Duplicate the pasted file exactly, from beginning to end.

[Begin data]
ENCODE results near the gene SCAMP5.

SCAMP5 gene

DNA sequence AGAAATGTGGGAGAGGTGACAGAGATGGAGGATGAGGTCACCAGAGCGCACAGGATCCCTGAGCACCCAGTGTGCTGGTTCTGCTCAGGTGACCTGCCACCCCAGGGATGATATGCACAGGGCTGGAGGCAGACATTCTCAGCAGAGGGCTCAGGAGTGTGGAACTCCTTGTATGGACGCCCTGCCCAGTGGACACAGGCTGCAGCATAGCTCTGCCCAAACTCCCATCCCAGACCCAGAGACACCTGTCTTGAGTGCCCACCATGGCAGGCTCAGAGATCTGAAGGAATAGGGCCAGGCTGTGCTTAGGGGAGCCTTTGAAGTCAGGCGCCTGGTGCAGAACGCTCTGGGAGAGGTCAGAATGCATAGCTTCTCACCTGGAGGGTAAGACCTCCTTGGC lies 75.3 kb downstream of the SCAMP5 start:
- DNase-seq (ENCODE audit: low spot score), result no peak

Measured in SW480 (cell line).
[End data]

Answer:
ENCODE results near the gene SCAMP5.

SCAMP5 gene

DNA sequence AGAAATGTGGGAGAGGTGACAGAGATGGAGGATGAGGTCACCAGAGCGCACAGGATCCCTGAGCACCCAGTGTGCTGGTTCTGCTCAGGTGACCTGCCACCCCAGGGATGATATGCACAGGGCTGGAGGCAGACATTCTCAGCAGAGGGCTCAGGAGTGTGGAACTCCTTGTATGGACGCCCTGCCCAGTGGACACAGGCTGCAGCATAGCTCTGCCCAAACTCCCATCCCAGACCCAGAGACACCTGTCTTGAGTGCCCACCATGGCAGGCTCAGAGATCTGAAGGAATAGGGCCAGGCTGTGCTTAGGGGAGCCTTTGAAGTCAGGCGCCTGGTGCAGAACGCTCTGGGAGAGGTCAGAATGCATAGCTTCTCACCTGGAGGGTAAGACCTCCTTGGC lies 75.3 kb downstream of the SCAMP5 start:
- DNase-seq (ENCODE audit: low spot score), result no peak

Measured in SW480 (cell line).